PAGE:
I posted a new page today that provides a very brief overview of dynamic mechanical analysis and time-temperature superposition. You can read it here if you are unfamiliar with rheology testing or want a review.
One of the most difficult aspects of rheology is that the data, particularly that generated by dynamic mechanical analysis, can be plotted in so manner different, but more or less equivalent manners.
As you saw from Monday's post, I prefer working the storage and loss moduli (G' and G" respectively) vs. frequency, although I most often supply clients with viscosity vs. frequency since that is a simpler concept to explain. Other rheologists have a built-in bias towards working with compliances, J' and J", while others are hung up on tan δ. The strangest set of plots I ever saw was from a guy who always plotted G* vs. tan delta. The information is always the same, it's just that sometimes you have to work a little bit more to figure it out.
Part of the reason I like G' and G" is that the generic shape of these curves is well established. If something is varying from it, I can immediately pick up on it to probe for further details. If you are working with tan δ, you only have the ratio of G"/G', and the only universally significant measure then is whether it is greater than, less than or equal to 1. You have a similar issue with G*, where it can hide many details that are otherwise noticeable.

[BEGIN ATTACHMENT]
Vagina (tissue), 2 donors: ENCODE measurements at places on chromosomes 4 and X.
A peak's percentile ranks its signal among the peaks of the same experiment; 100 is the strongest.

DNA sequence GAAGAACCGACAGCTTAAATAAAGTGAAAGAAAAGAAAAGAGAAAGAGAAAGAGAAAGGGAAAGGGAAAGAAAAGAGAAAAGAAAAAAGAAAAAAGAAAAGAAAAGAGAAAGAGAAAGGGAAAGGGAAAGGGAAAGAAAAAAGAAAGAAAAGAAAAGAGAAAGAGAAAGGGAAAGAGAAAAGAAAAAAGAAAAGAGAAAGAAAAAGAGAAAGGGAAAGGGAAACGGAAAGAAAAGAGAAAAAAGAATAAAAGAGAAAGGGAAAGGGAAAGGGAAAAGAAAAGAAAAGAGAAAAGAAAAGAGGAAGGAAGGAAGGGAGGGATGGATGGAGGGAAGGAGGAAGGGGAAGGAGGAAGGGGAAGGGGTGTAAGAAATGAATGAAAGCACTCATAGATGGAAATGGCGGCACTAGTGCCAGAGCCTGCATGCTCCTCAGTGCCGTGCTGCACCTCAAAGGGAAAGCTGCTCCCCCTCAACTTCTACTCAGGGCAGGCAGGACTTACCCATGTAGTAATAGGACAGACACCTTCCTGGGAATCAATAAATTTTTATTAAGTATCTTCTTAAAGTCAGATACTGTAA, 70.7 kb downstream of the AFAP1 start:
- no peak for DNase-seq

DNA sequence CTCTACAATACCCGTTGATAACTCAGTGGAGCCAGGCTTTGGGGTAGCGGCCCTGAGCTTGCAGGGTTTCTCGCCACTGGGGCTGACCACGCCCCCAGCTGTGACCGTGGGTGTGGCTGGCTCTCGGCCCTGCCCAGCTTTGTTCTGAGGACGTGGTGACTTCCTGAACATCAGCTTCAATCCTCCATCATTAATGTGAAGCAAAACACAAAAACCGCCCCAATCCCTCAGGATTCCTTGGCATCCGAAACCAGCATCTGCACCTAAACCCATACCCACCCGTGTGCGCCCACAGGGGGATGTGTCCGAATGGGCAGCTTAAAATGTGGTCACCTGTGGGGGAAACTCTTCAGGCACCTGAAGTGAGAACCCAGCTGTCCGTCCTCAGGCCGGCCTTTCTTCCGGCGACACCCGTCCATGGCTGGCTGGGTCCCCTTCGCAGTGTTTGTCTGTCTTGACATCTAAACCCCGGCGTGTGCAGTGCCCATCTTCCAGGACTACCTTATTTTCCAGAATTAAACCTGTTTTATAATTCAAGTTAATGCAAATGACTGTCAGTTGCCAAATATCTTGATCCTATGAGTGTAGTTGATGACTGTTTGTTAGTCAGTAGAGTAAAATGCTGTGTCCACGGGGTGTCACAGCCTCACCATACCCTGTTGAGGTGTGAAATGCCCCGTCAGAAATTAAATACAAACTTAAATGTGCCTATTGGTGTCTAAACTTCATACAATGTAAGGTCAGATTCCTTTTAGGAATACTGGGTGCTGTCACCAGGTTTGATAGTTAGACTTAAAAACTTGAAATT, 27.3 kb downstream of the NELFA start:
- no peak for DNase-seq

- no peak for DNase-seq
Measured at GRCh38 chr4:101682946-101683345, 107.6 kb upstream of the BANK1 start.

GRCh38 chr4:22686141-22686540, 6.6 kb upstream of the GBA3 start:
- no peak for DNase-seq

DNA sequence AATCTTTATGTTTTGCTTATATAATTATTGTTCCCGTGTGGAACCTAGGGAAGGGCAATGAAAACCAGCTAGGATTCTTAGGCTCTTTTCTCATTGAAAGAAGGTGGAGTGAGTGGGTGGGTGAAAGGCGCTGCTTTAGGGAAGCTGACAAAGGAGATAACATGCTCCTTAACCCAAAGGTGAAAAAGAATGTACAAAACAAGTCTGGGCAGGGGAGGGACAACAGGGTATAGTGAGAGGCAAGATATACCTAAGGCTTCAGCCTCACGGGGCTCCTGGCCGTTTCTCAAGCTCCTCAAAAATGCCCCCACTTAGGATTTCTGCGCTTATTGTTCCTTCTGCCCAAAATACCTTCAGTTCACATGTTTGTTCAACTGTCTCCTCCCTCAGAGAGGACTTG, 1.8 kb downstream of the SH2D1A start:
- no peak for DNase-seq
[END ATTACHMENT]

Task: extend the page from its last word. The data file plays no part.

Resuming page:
In some ways, all these different plots are fun - you need to be on your toes in order to run the mental manipulations in your head to translate the data back to your preferred reference frame. I imagine that it really would be best to work within the other frameworks much like it is best to be thinking in a foreign language that you are speaking, rather than translating it all into your native tongue, preparing your response and then translating it back into the foreign language. I'm just not sure that this would happen anywhere in the rheology world as a given lab will have a given preferred format. It's only when you start working with others labs or researchers that you might start running into this issue, but those conversations don't happen all that often - you're much more likely to talk with fellow labmates than with people in other labs.